Douglas W. Tallamy is professor and chair of the Department of Entomology and Wildlife Ecology at the University of Delaware in Newark. He has written more than 65 research articles and has taught courses in insect taxonomy, behavioral ecology, and other subjects. Chief among his research goals is to better understand the many ways that insects interact with plants and how such interactions determine the diversity of animal communities.
1. Is there any place for non-native ornamentals in my garden (as long as they are not currently considered invasive)?
We have always known that gardens are for our enjoyment; it is only recently that we have recognized their important ecological role, as well. Is it possible to rebuild ecosystem function in your landscape and still include some non-native ornamentals? Of course, but to do that, you need to understand what each plant species is contributing to your local ecosystem.
Crape myrtle (Lagerstroemia spp. and cvs., USDA Hardiness Zones 7–9), for example, is an enormously popular landscape plant because it has a nice habit, beautiful flowers, and lovely bark. But it contributes almost nothing to the food webs in your garden. If every plant in your yard were a crape myrtle, you would have no food webs and, thus, no birds, butterflies, or other beneficial wildlife. Does that mean you can’t have one or two crape myrtles? No. Right now, though, about 80 percent of the plants in our suburban landscapes are Asian ornamentals, like crape myrtle. We need to balance the number of decorative plants in our gardens with plants that are contributing in ecologically important ways; otherwise, we will have beautiful but sterile landscapes.
2. What are your views on cultivars of native plants?
Pamela Daugherty, Evansville, Indiana
There are no thorough studies comparing natives to their cultivars that I know of, but I can make some predictions. Because insects that eat leaves select host plants based on leaf chemistry, we can predict how they will do on cultivars by predicting how much the leaf chemistry was changed during the creation of the cultivar.
Many cultivars are natural variants that were found in nature and then brought into cultivation. These should be just as productive as the straight species because there was no active breeding program that might have changed the leaf chemistry. If a cultivar is bred to be fat instead of skinny (or bred for any shape change), I doubt if leaf chemistry would have changed much and so it should be just as productive. If leaf color is changed (a green leaf turned into a purple or variegated leaf), however, then the leaf chemistry is undoubtedly changed. Purple leaves are loaded with anthocyanins, chemicals that deter insect feeding. Variegated leaves have less chlorophyll and are probably less nutritious. Such cultivars are likely to be less productive in terms of supporting insect herbivores.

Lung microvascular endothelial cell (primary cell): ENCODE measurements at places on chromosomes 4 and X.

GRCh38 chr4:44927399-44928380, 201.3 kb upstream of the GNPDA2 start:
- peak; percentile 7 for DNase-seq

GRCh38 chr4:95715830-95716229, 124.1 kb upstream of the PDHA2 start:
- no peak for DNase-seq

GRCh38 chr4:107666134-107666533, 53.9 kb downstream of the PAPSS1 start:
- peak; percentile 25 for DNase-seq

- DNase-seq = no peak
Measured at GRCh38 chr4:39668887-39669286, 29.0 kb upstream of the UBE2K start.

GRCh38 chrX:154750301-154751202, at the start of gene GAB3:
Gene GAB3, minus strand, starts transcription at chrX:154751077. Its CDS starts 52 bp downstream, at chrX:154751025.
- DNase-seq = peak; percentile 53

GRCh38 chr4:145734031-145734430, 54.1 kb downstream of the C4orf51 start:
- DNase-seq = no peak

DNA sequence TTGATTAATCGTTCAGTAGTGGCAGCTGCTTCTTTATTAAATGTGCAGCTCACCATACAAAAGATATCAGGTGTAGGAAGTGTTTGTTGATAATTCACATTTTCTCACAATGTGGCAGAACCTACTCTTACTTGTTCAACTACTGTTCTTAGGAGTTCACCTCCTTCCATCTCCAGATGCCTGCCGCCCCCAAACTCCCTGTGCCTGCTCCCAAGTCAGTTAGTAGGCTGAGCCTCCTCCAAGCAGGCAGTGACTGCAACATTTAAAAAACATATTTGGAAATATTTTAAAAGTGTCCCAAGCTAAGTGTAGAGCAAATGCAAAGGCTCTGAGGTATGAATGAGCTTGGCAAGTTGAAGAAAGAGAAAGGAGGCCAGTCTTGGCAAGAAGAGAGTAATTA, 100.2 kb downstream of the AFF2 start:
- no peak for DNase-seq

Most cultivars focus on flowers, making them larger or changing their color. These probably have an impact on pollinators, particularly if the genetic change results in less nectar or pollen production, as it often does. Another feature of cultivars is that they are usually propagated clonally. We know that loading the landscape with plants that have no genetic variation is not a good idea.
Having said all of that, if your choice is between a cultivar of a local native plant and a plant from Asia, I would always take the native cultivar.
3. Many catalogs offered gooseberries this year. I’m trying two here in mid-Tennessee and even had one berry in July. I planted them in semishade to avoid leaf scorch. My concern is white pine blister rust or cedar apple rust, which might occur with plants in the Ribes genus. I’ve heard that newer types of gooseberry are less likely to host this disease. Is this true, or should I pull my gooseberries out of my diverse garden?
Scotty Sutherland, Cookeville, Tennessee
Most Ribes species are part of the life cycle of white pine blister rust, and we don’t want to encourage the spread of that disease. (Ribes species do not serve as host for cedar apple rust.) But there are some resistant varieties of Ribes that don’t support the disease; one of the best is ‘Consort’, so feel free to use that in your garden.
4. What percentage of a garden should be devoted to plants that are solely there for the purpose of providing wildlife with food or refuge?
Barbara Summit, Glenwood Springs, Colorado
This will depend on your personal goals. Every time that you add a productive native plant to your landscape you improve your local food web. Generally speaking, woody plants support more animal species than annuals or perennials, but flowering plants are vital to our pollinators. The important thing is to get more plants of both types into our gardens. Most landscapes in our eastern suburbs are more than 90 percent lawn, which provides neither food nor shelter for most species.